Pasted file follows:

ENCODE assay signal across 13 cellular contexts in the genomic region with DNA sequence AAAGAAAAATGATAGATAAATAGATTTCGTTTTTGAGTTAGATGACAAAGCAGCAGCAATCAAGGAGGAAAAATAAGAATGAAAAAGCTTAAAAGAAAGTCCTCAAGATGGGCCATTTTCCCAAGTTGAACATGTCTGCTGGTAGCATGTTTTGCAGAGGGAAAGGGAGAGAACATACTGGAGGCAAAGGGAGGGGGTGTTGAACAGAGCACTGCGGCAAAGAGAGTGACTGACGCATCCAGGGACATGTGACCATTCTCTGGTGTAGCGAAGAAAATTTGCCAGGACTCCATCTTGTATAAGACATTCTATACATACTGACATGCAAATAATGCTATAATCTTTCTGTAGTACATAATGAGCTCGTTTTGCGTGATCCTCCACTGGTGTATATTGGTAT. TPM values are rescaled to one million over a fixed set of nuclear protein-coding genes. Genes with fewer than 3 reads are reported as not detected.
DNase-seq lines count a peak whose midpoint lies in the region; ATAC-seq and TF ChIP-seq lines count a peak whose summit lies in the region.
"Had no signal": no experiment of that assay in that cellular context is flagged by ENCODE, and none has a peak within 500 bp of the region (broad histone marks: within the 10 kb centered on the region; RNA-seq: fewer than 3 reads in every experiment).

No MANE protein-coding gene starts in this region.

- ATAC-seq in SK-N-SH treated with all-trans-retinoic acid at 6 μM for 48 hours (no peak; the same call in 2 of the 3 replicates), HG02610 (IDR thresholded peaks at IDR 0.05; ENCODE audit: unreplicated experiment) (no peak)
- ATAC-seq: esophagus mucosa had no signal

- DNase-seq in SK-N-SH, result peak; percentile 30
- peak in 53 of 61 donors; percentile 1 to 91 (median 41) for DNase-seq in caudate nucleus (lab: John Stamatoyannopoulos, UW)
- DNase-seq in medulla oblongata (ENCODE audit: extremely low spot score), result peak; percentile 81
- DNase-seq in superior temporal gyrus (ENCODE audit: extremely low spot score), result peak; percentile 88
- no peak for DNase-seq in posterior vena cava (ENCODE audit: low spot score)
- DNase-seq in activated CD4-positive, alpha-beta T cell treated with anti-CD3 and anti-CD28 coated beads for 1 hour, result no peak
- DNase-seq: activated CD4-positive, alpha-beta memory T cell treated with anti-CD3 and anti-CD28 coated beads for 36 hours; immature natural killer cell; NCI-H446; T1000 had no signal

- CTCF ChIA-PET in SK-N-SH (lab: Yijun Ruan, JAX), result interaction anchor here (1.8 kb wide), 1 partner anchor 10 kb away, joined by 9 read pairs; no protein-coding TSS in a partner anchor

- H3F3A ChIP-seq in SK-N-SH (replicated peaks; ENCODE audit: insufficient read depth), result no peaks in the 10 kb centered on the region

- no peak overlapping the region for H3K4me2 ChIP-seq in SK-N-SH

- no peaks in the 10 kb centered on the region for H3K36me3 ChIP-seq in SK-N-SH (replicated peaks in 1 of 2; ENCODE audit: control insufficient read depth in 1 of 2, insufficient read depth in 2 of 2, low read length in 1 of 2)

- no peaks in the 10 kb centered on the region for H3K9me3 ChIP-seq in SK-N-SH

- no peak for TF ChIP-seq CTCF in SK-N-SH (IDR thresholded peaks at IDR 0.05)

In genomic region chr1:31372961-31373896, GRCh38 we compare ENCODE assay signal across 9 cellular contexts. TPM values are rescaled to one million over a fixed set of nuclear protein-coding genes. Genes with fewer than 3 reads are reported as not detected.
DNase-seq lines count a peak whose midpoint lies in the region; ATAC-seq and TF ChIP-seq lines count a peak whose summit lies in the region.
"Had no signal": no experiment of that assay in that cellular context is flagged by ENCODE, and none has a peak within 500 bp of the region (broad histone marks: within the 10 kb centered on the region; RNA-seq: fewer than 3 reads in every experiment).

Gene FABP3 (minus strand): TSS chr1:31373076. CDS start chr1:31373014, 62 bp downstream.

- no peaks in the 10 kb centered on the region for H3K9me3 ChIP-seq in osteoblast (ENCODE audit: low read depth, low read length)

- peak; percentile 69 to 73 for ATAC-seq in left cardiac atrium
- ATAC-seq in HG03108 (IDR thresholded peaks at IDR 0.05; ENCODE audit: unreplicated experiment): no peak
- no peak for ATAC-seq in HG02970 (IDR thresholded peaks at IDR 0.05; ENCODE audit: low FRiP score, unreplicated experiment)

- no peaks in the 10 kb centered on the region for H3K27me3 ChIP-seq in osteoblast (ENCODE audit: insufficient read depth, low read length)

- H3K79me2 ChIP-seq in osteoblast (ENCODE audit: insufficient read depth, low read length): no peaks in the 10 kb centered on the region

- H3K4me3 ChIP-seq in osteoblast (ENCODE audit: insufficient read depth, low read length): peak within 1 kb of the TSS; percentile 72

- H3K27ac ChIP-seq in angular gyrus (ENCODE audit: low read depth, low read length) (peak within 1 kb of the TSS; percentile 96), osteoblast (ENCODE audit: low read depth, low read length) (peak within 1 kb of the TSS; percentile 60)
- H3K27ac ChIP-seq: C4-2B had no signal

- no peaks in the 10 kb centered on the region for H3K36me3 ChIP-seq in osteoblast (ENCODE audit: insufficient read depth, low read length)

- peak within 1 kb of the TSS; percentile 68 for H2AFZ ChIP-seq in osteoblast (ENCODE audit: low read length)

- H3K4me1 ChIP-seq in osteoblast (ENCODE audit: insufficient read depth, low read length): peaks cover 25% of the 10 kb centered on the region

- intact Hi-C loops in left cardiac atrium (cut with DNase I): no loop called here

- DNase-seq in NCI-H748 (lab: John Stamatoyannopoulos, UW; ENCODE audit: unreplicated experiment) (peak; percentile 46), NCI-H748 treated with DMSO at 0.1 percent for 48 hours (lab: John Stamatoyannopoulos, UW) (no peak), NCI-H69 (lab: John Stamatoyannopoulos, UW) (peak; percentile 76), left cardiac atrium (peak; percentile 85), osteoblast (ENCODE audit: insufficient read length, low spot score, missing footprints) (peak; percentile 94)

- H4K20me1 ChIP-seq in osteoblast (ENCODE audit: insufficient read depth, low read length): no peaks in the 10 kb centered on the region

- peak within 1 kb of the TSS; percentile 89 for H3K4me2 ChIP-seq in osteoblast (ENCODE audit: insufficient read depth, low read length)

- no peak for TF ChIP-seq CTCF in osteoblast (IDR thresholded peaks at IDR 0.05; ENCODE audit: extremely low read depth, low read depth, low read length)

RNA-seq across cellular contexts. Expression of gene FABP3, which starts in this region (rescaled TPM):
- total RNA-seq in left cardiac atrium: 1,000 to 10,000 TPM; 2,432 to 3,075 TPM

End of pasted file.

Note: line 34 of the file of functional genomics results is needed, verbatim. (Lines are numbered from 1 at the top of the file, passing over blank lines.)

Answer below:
- peak within 1 kb of the TSS; percentile 68 for H2AFZ ChIP-seq in osteoblast (ENCODE audit: low read length)